What’s happening with the Colorado River Drought plans?

‘Done’ isn’t done: What’s happening with the Colorado River drought plans?

by Luke Runyon and Bret Jaspers of KJZZ, published 7 February 2019

“The seven states that rely on the Colorado River for water haven’t been able to finish a series of agreements that would keep its biggest reservoirs, Lake Mead and Lake Powell, from dropping to levels not seen since they were filled decades ago.

Five states — Colorado, Utah, New Mexico, Wyoming and Nevada — are done. So is northern Mexico. But California and Arizona failed to meet the federal government’s Jan. 31 deadline to wrap up negotiations and sign a final agreement.”

Read the full article at Cronkite News published by Arizona PBS.

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The Water Conflict Chronology – Water Conflicts over the Centuries and Millennia

Water, or lack thereof, is often at the front lines of conflict. By documenting water conflict across history, Dr. Peter Gleick, chief scientist and president emeritus of the Pacific Institute, explores the instances where water and violence have gone hand and hand. His water conflict chronology is a fascinating river throughout history and was just updated. In our latest podcast, Gleick tells us about some of the lessons learned and highlights from this water conflict chronology, and explores what kind of trends have emerged, and what we can expect in the future.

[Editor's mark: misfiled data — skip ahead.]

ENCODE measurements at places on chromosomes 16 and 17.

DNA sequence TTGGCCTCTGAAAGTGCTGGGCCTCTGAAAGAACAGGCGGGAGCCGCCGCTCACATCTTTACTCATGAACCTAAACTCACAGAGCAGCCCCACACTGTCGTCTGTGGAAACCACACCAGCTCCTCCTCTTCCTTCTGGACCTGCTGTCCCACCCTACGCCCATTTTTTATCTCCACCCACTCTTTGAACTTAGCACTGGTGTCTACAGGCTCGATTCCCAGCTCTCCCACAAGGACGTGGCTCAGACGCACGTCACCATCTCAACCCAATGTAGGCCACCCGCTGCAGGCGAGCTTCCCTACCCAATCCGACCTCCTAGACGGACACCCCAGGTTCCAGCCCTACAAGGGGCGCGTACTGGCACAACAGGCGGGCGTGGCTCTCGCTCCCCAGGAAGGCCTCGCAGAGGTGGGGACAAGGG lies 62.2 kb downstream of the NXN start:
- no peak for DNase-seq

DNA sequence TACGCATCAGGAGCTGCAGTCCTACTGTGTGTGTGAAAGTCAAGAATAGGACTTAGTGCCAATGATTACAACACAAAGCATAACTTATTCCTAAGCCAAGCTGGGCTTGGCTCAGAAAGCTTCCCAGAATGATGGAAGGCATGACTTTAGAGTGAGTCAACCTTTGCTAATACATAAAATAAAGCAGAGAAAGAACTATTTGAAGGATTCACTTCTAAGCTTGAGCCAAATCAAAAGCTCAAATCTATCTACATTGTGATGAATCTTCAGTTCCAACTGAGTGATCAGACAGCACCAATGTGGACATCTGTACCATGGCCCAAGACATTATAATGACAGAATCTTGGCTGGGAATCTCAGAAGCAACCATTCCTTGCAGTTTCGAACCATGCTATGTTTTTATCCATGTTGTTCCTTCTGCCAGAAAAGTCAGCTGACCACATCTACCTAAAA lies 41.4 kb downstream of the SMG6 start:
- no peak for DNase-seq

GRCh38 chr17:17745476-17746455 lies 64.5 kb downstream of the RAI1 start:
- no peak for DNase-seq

The Water Conflict Chronology – Water Conflicts over the Centuries and Millennia by Circle of Blue is licensed under a Creative Commons License.
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